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A Monolouge in a Fever Ward

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Spotlight up on a dark stage. A young girl of perhaps 13 or 14 is lying on a cot or hospital bed parallel to the downstage, looking sideways at the audience. She is dressed in white, a dirty nightgown that looks as if she has worn it for weeks.

Emilia:(speaking with a little dreamy, thoughtful sadness in her voice) 1821. Today is my birthday, August 30th. My fourteenth birthday. I looked forward to this all year-the one day when I wouldn't have to work so hard. Mama would have made a cake with the last of everything so that it tasted like a hundred different flavors-honey and sugar and coffee and dried apples and molasses. Papa and Carlos would have sung, Feliz cumpleaños a Emi, Feliz cumpleaños a ti, and customers in Papa's shop would have doffed their hats to the newly minted lady of the house and called me Señorita Emilia. (She tilts her head back, sighs, looks at the audience again.)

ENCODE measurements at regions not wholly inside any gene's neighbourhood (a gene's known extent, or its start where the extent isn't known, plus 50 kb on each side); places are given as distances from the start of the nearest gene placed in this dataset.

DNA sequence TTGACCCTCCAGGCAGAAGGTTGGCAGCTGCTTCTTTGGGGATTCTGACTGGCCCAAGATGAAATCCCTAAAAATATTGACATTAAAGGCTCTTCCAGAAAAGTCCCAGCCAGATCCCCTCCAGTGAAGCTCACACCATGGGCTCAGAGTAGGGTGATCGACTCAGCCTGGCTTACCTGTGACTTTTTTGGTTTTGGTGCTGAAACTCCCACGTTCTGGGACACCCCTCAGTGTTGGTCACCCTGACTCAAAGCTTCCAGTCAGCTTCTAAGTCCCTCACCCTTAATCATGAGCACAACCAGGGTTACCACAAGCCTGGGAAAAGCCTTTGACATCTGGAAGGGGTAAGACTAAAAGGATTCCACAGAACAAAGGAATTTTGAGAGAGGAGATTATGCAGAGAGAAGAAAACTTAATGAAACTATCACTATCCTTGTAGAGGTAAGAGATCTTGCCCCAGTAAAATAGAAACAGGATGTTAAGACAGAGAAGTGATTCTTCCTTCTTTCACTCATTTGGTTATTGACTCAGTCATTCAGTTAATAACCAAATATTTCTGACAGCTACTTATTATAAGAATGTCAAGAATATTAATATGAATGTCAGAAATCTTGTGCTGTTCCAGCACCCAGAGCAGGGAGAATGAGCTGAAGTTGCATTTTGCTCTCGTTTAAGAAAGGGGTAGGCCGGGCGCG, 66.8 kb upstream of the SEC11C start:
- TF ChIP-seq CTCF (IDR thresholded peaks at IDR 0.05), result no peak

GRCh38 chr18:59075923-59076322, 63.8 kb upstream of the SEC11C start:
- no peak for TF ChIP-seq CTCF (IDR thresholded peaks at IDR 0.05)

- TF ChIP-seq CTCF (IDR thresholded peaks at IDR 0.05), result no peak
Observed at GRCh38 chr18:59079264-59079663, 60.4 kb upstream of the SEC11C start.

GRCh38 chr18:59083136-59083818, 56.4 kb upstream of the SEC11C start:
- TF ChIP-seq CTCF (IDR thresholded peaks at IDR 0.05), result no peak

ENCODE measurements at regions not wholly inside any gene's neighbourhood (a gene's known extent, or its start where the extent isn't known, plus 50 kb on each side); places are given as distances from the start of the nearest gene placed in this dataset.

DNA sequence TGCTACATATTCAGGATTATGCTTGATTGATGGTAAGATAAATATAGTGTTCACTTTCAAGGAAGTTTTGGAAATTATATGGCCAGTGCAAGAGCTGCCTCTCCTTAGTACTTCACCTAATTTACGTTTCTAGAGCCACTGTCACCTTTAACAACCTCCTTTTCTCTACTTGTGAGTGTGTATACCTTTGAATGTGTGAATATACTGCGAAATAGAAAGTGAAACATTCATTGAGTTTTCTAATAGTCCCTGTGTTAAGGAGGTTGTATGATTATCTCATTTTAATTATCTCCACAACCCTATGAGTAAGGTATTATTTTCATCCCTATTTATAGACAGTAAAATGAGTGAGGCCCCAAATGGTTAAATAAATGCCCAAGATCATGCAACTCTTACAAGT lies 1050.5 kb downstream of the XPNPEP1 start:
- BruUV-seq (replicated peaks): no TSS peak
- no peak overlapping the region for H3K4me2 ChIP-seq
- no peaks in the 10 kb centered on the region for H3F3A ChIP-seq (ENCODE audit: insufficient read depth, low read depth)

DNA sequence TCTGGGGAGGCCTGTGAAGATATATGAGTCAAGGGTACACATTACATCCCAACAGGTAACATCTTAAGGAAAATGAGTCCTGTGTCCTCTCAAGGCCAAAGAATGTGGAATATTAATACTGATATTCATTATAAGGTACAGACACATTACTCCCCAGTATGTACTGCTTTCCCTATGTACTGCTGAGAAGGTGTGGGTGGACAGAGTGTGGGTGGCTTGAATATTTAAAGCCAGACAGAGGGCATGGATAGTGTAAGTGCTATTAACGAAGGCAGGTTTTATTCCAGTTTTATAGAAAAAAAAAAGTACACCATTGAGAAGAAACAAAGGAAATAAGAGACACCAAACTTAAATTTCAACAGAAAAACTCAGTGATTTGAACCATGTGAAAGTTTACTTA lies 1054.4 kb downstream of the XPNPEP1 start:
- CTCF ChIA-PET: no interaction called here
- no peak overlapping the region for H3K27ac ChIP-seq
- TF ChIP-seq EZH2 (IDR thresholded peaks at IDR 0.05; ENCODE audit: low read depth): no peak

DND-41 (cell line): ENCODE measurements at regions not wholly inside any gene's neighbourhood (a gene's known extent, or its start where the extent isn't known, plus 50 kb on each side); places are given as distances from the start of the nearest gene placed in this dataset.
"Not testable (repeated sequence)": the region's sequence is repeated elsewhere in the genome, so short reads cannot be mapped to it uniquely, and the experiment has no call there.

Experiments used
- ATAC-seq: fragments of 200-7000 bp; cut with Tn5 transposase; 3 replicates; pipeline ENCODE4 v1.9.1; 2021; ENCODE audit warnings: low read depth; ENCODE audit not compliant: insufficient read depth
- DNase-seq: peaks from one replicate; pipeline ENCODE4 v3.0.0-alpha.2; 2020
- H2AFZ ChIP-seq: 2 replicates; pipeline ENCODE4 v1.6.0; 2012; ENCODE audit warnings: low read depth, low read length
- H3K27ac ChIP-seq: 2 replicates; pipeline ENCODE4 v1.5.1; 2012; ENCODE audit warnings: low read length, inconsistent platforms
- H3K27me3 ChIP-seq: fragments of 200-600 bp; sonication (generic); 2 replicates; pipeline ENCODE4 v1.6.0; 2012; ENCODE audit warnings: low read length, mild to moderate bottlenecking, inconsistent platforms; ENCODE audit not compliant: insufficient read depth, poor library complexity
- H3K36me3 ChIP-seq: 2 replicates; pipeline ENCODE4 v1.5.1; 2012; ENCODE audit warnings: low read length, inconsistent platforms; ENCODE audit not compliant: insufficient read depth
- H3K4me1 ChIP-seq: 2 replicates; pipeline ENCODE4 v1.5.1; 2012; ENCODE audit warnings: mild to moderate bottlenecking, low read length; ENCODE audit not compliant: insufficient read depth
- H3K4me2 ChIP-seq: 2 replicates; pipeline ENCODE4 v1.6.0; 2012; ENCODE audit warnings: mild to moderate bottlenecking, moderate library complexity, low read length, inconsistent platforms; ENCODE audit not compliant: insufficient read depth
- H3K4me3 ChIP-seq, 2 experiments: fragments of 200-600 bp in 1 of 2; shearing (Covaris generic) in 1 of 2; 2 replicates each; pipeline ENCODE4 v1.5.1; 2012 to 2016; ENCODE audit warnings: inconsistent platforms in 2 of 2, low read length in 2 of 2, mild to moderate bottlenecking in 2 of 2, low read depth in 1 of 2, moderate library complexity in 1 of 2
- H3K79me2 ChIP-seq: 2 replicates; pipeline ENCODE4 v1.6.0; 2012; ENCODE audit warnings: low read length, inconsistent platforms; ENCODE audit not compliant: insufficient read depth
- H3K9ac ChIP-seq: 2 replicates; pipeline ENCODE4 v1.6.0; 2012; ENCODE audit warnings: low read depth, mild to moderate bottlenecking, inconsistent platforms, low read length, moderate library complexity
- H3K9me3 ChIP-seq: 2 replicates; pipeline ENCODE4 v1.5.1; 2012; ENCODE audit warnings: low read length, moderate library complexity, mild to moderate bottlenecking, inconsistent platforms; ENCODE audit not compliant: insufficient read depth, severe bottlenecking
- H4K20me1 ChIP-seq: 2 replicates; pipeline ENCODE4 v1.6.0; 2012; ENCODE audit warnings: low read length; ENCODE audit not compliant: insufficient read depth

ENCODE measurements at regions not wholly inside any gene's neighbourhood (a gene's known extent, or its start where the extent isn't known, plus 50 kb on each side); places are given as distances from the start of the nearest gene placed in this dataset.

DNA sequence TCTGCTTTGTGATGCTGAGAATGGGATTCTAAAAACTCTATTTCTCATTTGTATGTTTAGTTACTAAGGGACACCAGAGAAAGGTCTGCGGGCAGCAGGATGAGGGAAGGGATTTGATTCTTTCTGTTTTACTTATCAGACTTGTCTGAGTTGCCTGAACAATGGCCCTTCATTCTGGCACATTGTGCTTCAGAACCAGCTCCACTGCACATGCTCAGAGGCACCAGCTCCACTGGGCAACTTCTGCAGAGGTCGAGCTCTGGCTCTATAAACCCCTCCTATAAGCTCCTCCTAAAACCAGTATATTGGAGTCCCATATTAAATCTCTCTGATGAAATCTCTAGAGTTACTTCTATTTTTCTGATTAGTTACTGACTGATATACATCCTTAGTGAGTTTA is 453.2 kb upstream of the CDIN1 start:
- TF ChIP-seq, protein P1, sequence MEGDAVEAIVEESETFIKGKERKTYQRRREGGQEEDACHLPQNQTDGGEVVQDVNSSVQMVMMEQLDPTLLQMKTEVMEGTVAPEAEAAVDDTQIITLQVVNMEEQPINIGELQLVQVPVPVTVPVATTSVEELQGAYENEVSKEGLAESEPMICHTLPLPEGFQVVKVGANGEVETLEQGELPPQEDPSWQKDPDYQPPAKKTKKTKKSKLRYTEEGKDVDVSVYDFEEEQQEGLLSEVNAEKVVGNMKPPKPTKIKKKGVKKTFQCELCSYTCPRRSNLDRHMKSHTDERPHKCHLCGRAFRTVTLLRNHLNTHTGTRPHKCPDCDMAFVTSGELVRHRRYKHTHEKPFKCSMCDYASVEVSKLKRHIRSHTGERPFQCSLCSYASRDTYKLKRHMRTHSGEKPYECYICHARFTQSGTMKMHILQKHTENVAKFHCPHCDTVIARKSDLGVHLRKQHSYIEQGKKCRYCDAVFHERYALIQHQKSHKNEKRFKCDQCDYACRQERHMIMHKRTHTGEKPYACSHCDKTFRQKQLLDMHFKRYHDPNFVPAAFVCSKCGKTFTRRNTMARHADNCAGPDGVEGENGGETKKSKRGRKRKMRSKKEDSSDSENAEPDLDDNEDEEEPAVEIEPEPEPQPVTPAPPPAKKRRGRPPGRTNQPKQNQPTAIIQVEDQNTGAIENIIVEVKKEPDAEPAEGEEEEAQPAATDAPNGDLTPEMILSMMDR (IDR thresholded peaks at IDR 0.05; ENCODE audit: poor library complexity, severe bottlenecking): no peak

But not now. Now I lie on a bed in an epidemic hospital, on a street whose name I don't know, in a corner of town I've never seen. I'm weak and sick and I can barely lift my head. I'm alone with ghosts and bodies; alone with memories of blood and heat and stillness. (Her voice is rising, speaking faster now.) I hate it. There are not words to say how much I hate it here, how often the walls smother me with their sameness. I tell myself this story, day after day, hour on hour. I need someone to talk to. (She breathes in, laughs a little.)That's what I pray for, not grace or hope or strength, just an extra body with a working ear. Someone who will listen to me, who will know and share the hurt that fills me. I can't stand this much longer-(she coughs, sudden and sharp, struggling to catch her breath. She breathes in ragged and deep for several seconds, then continues.) I need to tell it out. To keep myself from going mad.
My name is Emilia Alvarez, and this is my story.